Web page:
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LIRR scoot trains planned for the North Fork on hold

Mattituck train station

Plans for so-called scoot trains, which were once envisioned as a way of increasing Long Island Rail Road service to the North Fork, have been put on hold after the Metropolitan Transportation Authority learned the trains are incompatible with the LIRR’s network.

The MTA had authorized spending more than $37 million to purchase the smaller “diesel multiple units,” which are lighter, have smaller engines and are more cost-effective to operate than existing LIRR trains.

Now, the proposal seems unlikely.

MTA spokesman Sal Arena said the LIRR had met with railcar developers and investigated potentially purchasing DMUs, but didn’t find the right fit.

“Unfortunately, none of the DMUs under development were compatible with LIRR’s network,” Mr. Arena said. 

In 2012, LIRR officials said they were looking to buy “off the shelf” scoot models rather than have new ones built. The $37.2 million would have allowed them to purchase five scoot trains, which come in sets of two cars each.

In addition to expanding service east of Ronkonkoma, scoots were also planned for the Oyster Bay line and in Brooklyn.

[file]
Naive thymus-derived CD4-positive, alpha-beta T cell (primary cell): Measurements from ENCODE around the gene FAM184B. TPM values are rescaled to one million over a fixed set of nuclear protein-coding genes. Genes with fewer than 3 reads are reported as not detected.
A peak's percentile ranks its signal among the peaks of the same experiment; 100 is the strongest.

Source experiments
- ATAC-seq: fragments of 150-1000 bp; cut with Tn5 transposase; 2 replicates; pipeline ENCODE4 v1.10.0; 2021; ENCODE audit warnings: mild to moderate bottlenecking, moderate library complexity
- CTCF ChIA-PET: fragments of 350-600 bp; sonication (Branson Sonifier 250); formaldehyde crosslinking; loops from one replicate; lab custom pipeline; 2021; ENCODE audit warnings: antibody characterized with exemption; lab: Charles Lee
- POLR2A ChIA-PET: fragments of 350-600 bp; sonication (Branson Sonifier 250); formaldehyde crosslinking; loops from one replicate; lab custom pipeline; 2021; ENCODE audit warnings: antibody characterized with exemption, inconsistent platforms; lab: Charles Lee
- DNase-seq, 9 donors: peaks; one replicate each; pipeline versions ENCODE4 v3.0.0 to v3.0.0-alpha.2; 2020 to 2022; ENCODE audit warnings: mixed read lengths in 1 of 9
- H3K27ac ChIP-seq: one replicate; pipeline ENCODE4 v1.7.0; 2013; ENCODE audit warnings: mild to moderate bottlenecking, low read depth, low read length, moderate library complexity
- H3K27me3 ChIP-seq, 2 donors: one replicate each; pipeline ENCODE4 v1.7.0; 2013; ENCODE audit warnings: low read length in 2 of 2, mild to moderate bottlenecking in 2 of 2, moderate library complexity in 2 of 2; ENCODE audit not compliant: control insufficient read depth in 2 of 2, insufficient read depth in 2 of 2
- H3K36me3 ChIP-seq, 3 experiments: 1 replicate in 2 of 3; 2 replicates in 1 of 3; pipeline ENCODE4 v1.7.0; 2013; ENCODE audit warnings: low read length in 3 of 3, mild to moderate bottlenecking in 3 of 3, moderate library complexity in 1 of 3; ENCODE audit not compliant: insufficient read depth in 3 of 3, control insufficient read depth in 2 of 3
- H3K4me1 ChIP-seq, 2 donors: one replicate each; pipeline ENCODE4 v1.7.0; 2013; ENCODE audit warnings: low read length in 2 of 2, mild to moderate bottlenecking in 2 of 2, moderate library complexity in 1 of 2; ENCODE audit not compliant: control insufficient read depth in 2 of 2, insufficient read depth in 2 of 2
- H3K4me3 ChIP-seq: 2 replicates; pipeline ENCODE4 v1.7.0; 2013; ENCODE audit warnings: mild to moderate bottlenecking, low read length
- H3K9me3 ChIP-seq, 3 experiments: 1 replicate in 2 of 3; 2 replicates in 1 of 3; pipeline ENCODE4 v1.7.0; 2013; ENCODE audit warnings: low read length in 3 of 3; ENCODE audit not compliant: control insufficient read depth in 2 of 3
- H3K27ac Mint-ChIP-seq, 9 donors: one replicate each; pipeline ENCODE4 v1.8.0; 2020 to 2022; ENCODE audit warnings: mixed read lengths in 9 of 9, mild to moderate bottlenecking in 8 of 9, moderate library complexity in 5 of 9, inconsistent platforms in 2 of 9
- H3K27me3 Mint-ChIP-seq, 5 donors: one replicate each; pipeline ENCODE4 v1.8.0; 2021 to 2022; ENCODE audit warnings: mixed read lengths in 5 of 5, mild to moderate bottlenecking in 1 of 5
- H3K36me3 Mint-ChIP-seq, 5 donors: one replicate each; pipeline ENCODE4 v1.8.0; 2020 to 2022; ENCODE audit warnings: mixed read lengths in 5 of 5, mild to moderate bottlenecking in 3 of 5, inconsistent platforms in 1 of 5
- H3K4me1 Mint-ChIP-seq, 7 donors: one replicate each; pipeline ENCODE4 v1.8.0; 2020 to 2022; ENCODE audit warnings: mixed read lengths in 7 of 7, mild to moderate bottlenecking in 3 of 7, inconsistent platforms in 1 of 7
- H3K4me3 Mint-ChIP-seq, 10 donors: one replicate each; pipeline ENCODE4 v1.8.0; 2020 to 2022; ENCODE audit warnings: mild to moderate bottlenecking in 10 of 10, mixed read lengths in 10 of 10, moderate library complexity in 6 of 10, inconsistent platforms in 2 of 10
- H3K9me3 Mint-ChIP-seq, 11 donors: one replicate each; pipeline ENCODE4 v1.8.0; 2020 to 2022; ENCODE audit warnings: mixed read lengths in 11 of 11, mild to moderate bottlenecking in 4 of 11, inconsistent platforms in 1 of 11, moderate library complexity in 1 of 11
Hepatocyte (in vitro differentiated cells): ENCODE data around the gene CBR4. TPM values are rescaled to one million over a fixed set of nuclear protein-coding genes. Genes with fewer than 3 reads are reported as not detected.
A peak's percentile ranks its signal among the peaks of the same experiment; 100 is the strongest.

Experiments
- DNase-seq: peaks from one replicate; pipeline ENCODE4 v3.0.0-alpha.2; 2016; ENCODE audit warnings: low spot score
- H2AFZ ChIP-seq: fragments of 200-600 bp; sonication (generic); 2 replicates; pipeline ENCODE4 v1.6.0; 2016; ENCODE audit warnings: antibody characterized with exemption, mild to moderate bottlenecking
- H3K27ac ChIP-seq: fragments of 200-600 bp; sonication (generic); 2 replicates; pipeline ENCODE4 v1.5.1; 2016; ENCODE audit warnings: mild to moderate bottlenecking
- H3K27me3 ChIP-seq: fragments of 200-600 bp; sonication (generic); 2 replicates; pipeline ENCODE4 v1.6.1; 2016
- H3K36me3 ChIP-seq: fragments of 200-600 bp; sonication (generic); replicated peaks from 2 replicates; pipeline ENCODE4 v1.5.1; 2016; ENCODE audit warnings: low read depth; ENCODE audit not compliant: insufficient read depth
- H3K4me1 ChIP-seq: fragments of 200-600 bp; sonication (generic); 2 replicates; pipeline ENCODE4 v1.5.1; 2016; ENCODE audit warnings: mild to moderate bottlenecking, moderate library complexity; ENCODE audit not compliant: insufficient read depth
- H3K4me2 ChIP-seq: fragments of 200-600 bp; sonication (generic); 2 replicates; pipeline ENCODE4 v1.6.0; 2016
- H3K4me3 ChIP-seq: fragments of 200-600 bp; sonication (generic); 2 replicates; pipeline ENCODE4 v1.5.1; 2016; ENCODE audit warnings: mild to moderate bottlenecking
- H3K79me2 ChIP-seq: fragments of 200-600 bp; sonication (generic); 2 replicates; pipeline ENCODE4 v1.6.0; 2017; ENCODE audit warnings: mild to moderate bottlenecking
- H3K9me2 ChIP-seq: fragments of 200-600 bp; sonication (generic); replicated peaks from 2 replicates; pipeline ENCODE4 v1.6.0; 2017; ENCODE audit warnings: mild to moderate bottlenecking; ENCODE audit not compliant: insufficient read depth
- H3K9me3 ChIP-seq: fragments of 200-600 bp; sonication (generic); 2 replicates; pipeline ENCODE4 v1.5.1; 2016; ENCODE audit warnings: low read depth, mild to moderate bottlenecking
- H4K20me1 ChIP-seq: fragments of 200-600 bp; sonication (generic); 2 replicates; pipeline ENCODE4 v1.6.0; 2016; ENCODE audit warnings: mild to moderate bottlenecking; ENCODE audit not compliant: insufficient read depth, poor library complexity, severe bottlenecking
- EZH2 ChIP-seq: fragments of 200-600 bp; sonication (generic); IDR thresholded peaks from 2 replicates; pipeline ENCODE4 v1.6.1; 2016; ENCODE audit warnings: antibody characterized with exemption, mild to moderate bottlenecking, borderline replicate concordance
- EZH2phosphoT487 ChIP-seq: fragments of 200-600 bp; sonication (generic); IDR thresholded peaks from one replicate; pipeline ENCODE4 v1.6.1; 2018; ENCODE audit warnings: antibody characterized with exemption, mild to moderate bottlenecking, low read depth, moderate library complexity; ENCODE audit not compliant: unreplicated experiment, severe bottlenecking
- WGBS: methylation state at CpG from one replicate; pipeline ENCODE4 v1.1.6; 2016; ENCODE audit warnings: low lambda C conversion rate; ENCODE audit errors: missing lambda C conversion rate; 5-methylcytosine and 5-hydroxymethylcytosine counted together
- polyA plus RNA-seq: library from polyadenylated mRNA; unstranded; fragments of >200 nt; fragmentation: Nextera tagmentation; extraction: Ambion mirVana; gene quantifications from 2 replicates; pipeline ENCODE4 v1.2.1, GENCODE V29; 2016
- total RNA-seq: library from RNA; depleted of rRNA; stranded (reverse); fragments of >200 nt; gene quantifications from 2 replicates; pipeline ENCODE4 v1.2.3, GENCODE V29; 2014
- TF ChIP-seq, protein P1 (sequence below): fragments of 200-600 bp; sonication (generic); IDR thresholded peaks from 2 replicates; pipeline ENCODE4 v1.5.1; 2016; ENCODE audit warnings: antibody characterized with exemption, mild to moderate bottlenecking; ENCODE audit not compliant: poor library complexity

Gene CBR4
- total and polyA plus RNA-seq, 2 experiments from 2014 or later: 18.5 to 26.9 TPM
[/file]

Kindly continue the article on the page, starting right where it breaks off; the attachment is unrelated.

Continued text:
• Related: Will LIRR ever restore year-round weekend service on North Fork?

East End officials were hoping to coordinate the scoots with a system of feeder buses to take people from the trains to various locations not served by rail.

“That is the heart of the system,” said Riverhead resident Vince Taldone, who is a member of Five Town Rural Transit, which seeks to improve public transportation on the East End. “We need to have more frequent rail system — which isn’t saying much, considering that on winter weekends, we don’t even have any rail service.”

The self-propelled scoots would be less costly for the MTA than running diesel engines that pull numerous passenger cars, Mr. Taldone said.

“The problem with the scoot train is that the design did not come back the way we though it was going to,” said Mitch Pally, Suffolk County’s representative on the MTA’s board of trustees. “They were too heavy; they didn’t fit the tracks. There were a variety of reasons it didn’t work, but that doesn’t mean it won’t work with another design. It just means that this design didn’t work.”

Officials said designing scoot trains specifically for the LIRR, rather than buying them from a company that already makes them, wasn’t an option.

“The design and manufacture of a very small number of cars is not feasible given the significant cost of development and design and the difficulties posed by the operation and maintenance of a limited fleet,” Mr. Arena said.

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